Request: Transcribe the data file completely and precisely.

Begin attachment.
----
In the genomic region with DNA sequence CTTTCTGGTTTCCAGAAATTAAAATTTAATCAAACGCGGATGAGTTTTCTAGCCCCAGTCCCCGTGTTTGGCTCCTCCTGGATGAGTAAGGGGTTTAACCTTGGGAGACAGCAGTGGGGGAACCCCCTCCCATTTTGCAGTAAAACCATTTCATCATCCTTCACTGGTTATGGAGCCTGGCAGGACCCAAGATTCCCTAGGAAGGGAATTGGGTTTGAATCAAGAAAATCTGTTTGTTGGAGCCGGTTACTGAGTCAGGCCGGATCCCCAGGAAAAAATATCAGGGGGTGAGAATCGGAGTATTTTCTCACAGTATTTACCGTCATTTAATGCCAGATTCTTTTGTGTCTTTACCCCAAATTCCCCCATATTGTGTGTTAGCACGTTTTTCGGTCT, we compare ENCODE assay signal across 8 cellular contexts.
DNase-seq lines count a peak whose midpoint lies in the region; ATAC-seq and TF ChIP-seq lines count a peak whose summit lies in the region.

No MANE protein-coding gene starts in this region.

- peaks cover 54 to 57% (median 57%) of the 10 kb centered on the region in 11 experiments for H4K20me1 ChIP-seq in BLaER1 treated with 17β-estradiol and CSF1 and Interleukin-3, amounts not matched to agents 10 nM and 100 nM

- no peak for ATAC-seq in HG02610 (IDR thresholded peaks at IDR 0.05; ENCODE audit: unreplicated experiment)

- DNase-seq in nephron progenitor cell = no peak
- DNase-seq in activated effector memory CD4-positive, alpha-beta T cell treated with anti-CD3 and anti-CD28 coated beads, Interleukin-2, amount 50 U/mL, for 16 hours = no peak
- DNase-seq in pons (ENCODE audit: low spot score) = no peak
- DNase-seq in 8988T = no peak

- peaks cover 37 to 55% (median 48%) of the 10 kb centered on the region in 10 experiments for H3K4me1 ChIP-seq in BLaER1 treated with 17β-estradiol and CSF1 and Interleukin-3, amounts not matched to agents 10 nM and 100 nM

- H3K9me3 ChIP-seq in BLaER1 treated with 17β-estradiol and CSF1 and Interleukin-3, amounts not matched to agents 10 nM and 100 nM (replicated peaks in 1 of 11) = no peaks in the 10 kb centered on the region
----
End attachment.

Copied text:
In the genomic region with DNA sequence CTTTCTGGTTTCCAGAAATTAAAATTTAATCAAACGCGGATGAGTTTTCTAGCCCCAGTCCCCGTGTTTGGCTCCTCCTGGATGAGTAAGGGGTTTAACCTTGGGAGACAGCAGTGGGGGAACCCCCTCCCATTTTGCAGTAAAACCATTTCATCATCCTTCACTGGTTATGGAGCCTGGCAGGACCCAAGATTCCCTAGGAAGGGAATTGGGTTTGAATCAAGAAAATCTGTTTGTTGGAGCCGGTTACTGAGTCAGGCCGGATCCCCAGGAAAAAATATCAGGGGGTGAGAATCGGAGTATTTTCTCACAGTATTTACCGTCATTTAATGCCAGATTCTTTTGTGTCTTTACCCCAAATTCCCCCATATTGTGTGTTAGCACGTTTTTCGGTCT, we compare ENCODE assay signal across 8 cellular contexts.
DNase-seq lines count a peak whose midpoint lies in the region; ATAC-seq and TF ChIP-seq lines count a peak whose summit lies in the region.

No MANE protein-coding gene starts in this region.

- peaks cover 54 to 57% (median 57%) of the 10 kb centered on the region in 11 experiments for H4K20me1 ChIP-seq in BLaER1 treated with 17β-estradiol and CSF1 and Interleukin-3, amounts not matched to agents 10 nM and 100 nM

- no peak for ATAC-seq in HG02610 (IDR thresholded peaks at IDR 0.05; ENCODE audit: unreplicated experiment)

- DNase-seq in nephron progenitor cell = no peak
- DNase-seq in activated effector memory CD4-positive, alpha-beta T cell treated with anti-CD3 and anti-CD28 coated beads, Interleukin-2, amount 50 U/mL, for 16 hours = no peak
- DNase-seq in pons (ENCODE audit: low spot score) = no peak
- DNase-seq in 8988T = no peak

- peaks cover 37 to 55% (median 48%) of the 10 kb centered on the region in 10 experiments for H3K4me1 ChIP-seq in BLaER1 treated with 17β-estradiol and CSF1 and Interleukin-3, amounts not matched to agents 10 nM and 100 nM

- H3K9me3 ChIP-seq in BLaER1 treated with 17β-estradiol and CSF1 and Interleukin-3, amounts not matched to agents 10 nM and 100 nM (replicated peaks in 1 of 11) = no peaks in the 10 kb centered on the region